For decades, and especially since the turn of the millennium, policyholders seeking claims under directors' & officers' and professional liability insurance policies have been bedeviled by insurance companies invoking the "disgorgement" defense against coverage of a wide array of claims that involve allegations of wrongdoing. Insurance companies use this defense to assert that a given judgment or settlement involves restitution, or the return of ill-gotten gains rather than a loss per se, and so is not covered.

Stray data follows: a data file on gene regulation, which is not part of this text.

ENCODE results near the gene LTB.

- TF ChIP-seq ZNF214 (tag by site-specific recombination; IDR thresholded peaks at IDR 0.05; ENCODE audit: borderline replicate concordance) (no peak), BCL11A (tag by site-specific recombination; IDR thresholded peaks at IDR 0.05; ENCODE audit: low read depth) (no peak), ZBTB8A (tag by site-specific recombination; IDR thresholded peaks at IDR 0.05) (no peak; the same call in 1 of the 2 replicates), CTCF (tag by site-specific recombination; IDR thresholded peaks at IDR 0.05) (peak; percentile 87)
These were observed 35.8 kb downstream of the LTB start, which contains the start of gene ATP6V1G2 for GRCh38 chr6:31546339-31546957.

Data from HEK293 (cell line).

On this front, policyholders won a major victory with the decisions in U.S. Bank N.A. v. Indian Harbor Insurance Co., 68 F. Supp. 3d 1044 (D. Minn. 2014), where the court twice rejected an insurance company’s attempt to limit coverage based on a phantom “disgorgement” exclusion not found anywhere in the professional liability insurance policy at issue. Taken together with several other recent decisions rejecting similar “disgorgement” defenses, the court’s decision in U.S. Bank marks a turning point in the efficacy of the coverage defense — which has been misused by insurance companies for decades to escape their obligations under the insurance policies that they sell. Recent decisions include one by the New York Supreme Court issued on April 17 reiterating a finding of coverage for Bear Stearns' alleged facilitation of late trading and deceptive market timing, as discussed in the article.